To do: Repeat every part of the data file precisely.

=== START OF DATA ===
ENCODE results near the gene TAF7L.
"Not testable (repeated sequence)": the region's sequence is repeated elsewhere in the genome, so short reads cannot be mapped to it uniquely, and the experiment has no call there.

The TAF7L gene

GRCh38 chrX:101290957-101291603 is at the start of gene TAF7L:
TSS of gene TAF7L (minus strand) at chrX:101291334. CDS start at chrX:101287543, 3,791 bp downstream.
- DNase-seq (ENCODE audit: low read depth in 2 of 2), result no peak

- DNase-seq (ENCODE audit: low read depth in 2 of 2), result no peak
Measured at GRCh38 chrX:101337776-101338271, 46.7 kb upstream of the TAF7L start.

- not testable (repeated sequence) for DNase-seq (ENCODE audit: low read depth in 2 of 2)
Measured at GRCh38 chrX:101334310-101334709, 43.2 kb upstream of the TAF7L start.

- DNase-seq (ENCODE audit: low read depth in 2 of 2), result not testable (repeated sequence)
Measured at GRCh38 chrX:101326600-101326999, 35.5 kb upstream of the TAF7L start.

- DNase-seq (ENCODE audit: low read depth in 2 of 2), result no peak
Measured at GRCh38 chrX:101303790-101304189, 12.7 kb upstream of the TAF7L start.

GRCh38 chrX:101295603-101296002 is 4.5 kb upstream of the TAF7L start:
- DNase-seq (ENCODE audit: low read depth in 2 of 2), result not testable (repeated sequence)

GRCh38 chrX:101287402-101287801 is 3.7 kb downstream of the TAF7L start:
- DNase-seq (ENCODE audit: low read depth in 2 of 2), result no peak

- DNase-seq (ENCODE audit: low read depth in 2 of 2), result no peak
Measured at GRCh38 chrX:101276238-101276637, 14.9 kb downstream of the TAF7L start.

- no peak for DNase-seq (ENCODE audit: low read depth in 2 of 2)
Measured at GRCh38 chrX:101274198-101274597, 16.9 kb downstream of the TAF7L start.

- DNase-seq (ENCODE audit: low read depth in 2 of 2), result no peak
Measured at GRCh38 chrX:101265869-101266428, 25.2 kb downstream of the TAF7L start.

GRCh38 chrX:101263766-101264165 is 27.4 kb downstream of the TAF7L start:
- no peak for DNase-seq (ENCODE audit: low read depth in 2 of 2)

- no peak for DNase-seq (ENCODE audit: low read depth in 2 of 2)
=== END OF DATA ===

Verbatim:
ENCODE results near the gene TAF7L.
"Not testable (repeated sequence)": the region's sequence is repeated elsewhere in the genome, so short reads cannot be mapped to it uniquely, and the experiment has no call there.

The TAF7L gene

GRCh38 chrX:101290957-101291603 is at the start of gene TAF7L:
TSS of gene TAF7L (minus strand) at chrX:101291334. CDS start at chrX:101287543, 3,791 bp downstream.
- DNase-seq (ENCODE audit: low read depth in 2 of 2), result no peak

- DNase-seq (ENCODE audit: low read depth in 2 of 2), result no peak
Measured at GRCh38 chrX:101337776-101338271, 46.7 kb upstream of the TAF7L start.

- not testable (repeated sequence) for DNase-seq (ENCODE audit: low read depth in 2 of 2)
Measured at GRCh38 chrX:101334310-101334709, 43.2 kb upstream of the TAF7L start.

- DNase-seq (ENCODE audit: low read depth in 2 of 2), result not testable (repeated sequence)
Measured at GRCh38 chrX:101326600-101326999, 35.5 kb upstream of the TAF7L start.

- DNase-seq (ENCODE audit: low read depth in 2 of 2), result no peak
Measured at GRCh38 chrX:101303790-101304189, 12.7 kb upstream of the TAF7L start.

GRCh38 chrX:101295603-101296002 is 4.5 kb upstream of the TAF7L start:
- DNase-seq (ENCODE audit: low read depth in 2 of 2), result not testable (repeated sequence)

GRCh38 chrX:101287402-101287801 is 3.7 kb downstream of the TAF7L start:
- DNase-seq (ENCODE audit: low read depth in 2 of 2), result no peak

- DNase-seq (ENCODE audit: low read depth in 2 of 2), result no peak
Measured at GRCh38 chrX:101276238-101276637, 14.9 kb downstream of the TAF7L start.

- no peak for DNase-seq (ENCODE audit: low read depth in 2 of 2)
Measured at GRCh38 chrX:101274198-101274597, 16.9 kb downstream of the TAF7L start.

- DNase-seq (ENCODE audit: low read depth in 2 of 2), result no peak
Measured at GRCh38 chrX:101265869-101266428, 25.2 kb downstream of the TAF7L start.

GRCh38 chrX:101263766-101264165 is 27.4 kb downstream of the TAF7L start:
- no peak for DNase-seq (ENCODE audit: low read depth in 2 of 2)

- no peak for DNase-seq (ENCODE audit: low read depth in 2 of 2)